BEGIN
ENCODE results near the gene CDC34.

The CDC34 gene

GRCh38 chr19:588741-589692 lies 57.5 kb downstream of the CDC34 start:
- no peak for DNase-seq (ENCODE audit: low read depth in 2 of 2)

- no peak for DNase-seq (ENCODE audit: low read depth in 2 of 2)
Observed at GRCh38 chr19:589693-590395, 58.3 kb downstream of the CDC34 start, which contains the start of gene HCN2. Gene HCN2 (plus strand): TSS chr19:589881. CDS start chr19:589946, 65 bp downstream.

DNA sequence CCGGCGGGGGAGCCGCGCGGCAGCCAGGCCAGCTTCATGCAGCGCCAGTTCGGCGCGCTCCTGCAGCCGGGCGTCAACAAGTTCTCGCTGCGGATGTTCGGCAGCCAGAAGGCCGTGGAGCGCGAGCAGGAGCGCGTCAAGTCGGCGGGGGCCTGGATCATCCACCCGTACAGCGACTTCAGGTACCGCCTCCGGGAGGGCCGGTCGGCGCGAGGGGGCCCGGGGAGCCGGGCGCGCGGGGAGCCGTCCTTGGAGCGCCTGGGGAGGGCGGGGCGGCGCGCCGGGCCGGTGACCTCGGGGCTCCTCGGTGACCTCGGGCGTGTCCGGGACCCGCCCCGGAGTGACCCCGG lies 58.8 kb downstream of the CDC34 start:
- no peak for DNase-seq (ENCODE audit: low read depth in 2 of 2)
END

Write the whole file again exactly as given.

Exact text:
ENCODE results near the gene CDC34.

The CDC34 gene

GRCh38 chr19:588741-589692 lies 57.5 kb downstream of the CDC34 start:
- no peak for DNase-seq (ENCODE audit: low read depth in 2 of 2)

- no peak for DNase-seq (ENCODE audit: low read depth in 2 of 2)
Observed at GRCh38 chr19:589693-590395, 58.3 kb downstream of the CDC34 start, which contains the start of gene HCN2. Gene HCN2 (plus strand): TSS chr19:589881. CDS start chr19:589946, 65 bp downstream.

DNA sequence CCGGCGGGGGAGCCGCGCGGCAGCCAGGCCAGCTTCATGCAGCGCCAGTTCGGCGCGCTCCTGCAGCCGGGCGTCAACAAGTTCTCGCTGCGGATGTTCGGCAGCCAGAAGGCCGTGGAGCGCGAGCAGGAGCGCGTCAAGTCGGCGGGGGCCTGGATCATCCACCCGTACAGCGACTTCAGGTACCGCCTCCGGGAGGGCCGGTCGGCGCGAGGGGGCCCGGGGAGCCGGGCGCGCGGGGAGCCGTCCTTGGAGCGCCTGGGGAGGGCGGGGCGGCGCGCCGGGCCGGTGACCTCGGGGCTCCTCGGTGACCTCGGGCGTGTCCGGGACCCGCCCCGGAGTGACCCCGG lies 58.8 kb downstream of the CDC34 start:
- no peak for DNase-seq (ENCODE audit: low read depth in 2 of 2)